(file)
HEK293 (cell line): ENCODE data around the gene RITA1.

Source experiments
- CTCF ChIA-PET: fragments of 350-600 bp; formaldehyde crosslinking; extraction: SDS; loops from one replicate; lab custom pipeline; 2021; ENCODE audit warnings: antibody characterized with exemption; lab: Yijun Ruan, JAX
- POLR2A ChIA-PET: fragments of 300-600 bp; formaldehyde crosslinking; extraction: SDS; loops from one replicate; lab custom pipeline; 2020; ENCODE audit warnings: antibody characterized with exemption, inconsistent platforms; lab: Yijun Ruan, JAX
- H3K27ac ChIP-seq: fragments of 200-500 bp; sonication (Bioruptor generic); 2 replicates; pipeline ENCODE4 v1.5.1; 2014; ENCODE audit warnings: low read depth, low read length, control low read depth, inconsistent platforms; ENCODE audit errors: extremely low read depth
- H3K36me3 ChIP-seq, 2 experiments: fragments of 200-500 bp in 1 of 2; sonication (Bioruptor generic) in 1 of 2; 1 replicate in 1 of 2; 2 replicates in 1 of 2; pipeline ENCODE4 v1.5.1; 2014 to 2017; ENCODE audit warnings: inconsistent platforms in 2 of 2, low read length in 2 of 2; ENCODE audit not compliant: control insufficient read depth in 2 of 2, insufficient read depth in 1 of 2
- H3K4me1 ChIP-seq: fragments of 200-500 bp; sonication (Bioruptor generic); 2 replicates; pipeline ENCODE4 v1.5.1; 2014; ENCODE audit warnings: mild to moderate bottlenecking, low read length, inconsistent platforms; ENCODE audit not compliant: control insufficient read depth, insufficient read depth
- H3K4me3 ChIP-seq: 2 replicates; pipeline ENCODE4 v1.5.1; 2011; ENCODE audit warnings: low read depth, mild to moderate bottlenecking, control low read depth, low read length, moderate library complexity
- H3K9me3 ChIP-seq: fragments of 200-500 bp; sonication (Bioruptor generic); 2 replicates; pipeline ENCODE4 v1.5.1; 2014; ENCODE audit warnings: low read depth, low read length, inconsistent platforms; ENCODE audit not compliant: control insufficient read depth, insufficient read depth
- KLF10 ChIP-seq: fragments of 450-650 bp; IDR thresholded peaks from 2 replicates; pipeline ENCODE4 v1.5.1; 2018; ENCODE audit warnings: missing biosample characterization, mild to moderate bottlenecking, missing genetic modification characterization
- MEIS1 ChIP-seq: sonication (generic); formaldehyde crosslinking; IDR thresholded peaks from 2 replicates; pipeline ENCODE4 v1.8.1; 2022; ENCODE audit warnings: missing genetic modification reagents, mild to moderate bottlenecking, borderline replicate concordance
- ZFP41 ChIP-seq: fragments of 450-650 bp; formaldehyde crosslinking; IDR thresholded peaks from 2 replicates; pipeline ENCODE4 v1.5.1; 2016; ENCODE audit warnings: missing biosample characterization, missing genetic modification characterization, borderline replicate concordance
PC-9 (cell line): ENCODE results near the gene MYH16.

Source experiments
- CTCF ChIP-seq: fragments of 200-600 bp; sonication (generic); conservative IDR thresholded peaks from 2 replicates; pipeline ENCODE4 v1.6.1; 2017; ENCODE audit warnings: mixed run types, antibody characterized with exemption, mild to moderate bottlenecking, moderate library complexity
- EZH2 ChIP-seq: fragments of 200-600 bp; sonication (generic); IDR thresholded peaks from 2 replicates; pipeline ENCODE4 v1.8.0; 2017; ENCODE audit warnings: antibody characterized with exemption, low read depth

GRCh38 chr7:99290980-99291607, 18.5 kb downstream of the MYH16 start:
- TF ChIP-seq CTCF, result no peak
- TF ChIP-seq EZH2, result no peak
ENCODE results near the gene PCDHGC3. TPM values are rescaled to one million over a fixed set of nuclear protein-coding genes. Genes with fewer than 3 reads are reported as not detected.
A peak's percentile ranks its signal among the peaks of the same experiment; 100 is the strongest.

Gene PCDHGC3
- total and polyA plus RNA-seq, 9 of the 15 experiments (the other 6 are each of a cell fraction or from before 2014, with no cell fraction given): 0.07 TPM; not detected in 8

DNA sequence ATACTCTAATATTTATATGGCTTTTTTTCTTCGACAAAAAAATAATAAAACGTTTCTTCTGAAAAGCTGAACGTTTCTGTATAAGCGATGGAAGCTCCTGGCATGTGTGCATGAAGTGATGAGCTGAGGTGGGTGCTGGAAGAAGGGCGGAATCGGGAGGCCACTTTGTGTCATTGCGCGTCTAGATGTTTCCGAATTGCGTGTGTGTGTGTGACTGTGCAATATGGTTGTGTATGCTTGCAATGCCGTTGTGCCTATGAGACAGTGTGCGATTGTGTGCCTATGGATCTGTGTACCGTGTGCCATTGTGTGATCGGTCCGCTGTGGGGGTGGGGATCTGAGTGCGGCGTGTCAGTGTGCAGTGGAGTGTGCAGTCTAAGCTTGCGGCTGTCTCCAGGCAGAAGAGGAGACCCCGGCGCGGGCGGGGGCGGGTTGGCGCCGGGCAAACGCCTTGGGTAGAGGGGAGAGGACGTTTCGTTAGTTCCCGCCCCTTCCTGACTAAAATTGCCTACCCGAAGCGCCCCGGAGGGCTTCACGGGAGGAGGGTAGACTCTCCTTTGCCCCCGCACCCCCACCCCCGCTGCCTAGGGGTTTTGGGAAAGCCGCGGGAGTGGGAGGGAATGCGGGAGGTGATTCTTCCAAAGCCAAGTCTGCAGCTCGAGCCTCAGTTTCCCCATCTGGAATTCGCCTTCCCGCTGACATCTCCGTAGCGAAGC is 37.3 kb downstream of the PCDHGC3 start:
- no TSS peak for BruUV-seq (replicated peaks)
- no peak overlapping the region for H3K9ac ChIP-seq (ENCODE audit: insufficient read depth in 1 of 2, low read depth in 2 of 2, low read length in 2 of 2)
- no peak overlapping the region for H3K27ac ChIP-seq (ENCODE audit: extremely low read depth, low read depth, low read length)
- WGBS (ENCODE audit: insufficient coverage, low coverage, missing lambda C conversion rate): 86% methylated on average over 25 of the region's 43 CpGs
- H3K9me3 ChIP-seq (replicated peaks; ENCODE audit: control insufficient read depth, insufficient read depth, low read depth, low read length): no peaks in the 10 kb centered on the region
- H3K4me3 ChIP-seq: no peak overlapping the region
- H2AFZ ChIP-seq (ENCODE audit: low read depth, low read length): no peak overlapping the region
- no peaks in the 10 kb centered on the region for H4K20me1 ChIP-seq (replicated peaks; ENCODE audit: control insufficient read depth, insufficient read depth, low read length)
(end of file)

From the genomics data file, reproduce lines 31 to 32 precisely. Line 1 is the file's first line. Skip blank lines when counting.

- H2AFZ ChIP-seq (ENCODE audit: low read depth, low read length): no peak overlapping the region
- no peaks in the 10 kb centered on the region for H4K20me1 ChIP-seq (replicated peaks; ENCODE audit: control insufficient read depth, insufficient read depth, low read length)